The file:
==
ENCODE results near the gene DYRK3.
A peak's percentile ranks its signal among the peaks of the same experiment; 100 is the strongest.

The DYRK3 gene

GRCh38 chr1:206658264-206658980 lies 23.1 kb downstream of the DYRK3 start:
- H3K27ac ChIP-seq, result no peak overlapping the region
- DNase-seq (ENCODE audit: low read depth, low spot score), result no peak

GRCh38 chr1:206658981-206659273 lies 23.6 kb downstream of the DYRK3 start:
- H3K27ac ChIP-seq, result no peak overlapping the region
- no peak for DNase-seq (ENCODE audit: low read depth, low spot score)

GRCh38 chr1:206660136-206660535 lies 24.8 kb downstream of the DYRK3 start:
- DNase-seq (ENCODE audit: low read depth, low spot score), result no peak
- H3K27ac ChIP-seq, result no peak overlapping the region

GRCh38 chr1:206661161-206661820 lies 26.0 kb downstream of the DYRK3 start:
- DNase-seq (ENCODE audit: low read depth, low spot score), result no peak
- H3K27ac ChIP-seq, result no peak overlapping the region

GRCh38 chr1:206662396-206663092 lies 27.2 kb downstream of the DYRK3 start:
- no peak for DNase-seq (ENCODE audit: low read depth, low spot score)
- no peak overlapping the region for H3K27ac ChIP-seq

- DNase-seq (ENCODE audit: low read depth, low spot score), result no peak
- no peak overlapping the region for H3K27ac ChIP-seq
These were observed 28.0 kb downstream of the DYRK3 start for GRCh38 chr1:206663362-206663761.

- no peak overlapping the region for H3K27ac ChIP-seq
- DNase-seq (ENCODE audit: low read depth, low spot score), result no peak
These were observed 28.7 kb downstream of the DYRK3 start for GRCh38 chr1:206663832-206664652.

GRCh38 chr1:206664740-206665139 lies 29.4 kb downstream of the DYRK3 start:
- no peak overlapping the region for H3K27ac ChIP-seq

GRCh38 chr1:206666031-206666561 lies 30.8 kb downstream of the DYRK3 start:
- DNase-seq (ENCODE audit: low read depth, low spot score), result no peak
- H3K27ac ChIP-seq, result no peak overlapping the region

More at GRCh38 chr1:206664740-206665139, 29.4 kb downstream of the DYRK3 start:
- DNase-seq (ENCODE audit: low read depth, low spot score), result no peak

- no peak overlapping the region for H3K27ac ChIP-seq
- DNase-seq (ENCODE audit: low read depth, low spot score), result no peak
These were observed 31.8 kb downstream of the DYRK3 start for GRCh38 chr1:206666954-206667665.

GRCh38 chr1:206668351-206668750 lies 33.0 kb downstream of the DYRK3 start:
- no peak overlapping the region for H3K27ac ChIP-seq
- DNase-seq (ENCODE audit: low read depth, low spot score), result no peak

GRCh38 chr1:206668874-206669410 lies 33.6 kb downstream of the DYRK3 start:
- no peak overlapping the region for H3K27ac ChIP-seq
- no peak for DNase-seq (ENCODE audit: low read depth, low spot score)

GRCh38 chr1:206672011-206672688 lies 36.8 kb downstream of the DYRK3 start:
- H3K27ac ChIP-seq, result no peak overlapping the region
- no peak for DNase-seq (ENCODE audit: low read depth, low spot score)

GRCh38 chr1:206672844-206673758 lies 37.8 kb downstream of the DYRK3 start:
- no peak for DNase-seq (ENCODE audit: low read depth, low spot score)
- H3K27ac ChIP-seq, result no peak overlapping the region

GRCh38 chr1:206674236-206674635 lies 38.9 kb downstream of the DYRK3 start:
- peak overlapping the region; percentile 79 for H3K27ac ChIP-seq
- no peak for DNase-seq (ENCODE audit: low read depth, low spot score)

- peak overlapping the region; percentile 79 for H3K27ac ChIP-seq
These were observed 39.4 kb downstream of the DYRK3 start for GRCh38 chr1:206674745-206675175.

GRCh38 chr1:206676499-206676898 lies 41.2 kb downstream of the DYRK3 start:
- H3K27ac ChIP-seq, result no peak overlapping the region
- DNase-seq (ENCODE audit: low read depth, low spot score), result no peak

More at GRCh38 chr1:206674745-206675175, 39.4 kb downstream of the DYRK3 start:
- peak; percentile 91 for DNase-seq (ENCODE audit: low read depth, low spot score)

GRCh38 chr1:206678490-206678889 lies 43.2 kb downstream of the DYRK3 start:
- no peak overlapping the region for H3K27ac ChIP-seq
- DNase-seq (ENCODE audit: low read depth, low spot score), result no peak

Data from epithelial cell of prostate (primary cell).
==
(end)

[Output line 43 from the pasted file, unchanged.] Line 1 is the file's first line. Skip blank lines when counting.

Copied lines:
- no peak for DNase-seq (ENCODE audit: low read depth, low spot score)